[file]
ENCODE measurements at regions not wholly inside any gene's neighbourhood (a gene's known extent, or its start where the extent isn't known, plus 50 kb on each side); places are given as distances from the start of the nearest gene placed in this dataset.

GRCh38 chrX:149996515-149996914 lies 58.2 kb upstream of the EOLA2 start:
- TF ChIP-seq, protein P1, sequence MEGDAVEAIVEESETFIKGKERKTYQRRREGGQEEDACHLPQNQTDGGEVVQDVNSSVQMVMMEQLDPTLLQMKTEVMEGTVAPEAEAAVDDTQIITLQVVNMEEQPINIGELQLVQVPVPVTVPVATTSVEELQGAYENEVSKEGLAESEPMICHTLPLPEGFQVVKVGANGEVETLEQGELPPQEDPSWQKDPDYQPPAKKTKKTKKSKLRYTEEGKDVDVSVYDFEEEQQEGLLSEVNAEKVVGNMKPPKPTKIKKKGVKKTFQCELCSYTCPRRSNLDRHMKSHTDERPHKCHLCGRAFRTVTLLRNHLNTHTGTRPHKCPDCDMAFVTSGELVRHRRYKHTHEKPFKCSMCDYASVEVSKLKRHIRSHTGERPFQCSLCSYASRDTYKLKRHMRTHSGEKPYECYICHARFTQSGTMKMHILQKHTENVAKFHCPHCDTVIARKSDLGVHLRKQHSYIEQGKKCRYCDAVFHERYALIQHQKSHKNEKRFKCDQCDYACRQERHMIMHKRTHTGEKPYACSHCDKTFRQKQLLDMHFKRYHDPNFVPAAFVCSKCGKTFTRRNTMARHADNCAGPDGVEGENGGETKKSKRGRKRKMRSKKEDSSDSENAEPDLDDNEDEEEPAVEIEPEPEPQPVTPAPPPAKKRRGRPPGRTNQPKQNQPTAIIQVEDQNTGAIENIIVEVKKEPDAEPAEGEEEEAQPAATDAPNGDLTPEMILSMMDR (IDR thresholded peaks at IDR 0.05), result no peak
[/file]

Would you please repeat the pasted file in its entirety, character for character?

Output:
ENCODE measurements at regions not wholly inside any gene's neighbourhood (a gene's known extent, or its start where the extent isn't known, plus 50 kb on each side); places are given as distances from the start of the nearest gene placed in this dataset.

GRCh38 chrX:149996515-149996914 lies 58.2 kb upstream of the EOLA2 start:
- TF ChIP-seq, protein P1, sequence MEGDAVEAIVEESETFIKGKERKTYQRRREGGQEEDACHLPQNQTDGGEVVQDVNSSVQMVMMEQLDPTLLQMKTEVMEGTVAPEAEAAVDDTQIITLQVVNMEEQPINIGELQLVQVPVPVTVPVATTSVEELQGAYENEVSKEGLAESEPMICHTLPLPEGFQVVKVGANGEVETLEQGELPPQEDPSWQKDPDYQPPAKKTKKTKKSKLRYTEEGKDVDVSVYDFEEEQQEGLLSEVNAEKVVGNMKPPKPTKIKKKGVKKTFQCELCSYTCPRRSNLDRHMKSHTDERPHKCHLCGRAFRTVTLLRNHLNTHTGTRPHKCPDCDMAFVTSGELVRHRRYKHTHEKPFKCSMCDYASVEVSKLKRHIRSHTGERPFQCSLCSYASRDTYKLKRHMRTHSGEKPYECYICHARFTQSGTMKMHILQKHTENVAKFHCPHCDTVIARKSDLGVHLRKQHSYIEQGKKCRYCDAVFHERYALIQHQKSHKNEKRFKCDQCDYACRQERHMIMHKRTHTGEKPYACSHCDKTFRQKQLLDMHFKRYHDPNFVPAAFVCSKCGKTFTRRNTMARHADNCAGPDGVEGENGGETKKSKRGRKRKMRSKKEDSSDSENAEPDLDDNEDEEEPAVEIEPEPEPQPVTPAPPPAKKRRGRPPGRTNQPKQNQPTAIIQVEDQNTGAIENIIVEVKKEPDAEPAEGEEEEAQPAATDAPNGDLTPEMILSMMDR (IDR thresholded peaks at IDR 0.05), result no peak